Ever since taking a World Religions class in ninth grade, I have been fascinated with the many ways people seek to create meaning in their lives. I eagerly studied Comparative Religion at Haverford College and UC Santa Barbara, hoping to find some common denominator that could point to a greater Truth. In the meantime, I began practicing yoga and discovered–wow–yoga felt good! Physically and emotionally I always felt better after class. But why? I had always exercised, and that felt good too, but this was different…
Here, I had thought that the secret to happiness was hidden in some esoteric universal truths. The reality was that I needed to get out of my head, to stop grinding my mental gears and be present in my body. This experience of being *fully alive, fully present and content* is what yoga offers. I interpret that sensation as one of interconnectedness–a pleasant awareness of the connection between my mind, body, and soul, and the connection of all living things.
Yoga philosophy also provides guidelines for how to behave (niyamas) and how to interact with others (yamas) without the threat of retribution that usually accompanies the dogma of institutionalized religions. Yoga students are always welcome to accept whichever teachings work for them and leave the rest. It can be used purely as a tool for physical health, or as a spiritual path, or anything in between. Personally, yoga offered what I was hoping to find in my comparative religion studies and time at church (I was considering becoming a minister at the time) so when my mentor offered to take me on as an apprentice, I jumped right in. Now, fifteen years later, I am so grateful to have had this practice to provide increased stability in my body, mind, and heart throughout the ups and downs of adult life.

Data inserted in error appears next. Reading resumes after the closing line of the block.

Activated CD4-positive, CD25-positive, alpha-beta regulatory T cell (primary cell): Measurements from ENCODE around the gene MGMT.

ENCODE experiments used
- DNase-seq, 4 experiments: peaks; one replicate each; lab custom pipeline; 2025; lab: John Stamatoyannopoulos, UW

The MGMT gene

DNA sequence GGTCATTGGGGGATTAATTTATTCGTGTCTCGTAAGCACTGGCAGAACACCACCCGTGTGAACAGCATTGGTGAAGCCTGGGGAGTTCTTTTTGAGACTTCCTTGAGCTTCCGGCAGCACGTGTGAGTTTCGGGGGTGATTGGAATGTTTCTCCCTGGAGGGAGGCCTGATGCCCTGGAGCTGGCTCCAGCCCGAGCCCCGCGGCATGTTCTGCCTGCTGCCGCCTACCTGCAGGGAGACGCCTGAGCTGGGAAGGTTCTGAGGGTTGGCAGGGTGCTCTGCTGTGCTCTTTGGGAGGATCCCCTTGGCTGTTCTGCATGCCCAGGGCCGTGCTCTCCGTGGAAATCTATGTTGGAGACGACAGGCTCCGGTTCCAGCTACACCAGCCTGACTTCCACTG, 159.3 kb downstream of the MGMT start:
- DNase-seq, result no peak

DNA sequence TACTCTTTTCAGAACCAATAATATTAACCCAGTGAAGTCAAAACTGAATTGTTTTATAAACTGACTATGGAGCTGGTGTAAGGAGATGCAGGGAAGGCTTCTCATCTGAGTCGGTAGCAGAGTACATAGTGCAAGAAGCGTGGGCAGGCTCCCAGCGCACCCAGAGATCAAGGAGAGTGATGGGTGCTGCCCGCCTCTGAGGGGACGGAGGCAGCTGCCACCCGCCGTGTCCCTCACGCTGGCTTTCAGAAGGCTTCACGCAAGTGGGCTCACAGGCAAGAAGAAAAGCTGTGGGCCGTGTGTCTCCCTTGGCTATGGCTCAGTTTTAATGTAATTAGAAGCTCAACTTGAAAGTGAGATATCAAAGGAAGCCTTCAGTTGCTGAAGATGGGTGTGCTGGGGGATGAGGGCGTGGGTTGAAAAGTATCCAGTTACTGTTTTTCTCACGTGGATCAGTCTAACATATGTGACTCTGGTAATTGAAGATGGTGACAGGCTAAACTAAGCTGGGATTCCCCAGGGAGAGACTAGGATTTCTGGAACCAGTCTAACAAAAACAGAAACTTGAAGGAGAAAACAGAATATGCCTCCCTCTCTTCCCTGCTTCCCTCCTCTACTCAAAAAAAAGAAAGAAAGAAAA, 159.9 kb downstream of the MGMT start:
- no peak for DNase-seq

I have taught Iyengar yoga since 2003. I am grateful to many teachers, especially Richard McLaughlin for being a brilliant and dedicated mentor; to Janice Vien and Jill Johnson for their support, guidance, and wonderful teaching; and to B.K.S. Iyengar for dedicating his entire life to making yoga accessible to every body.
When not teaching, I love to spend time with loved ones, be in the woods, visit new places, and eat weird foods (weird-exotic and/or weird-healthy).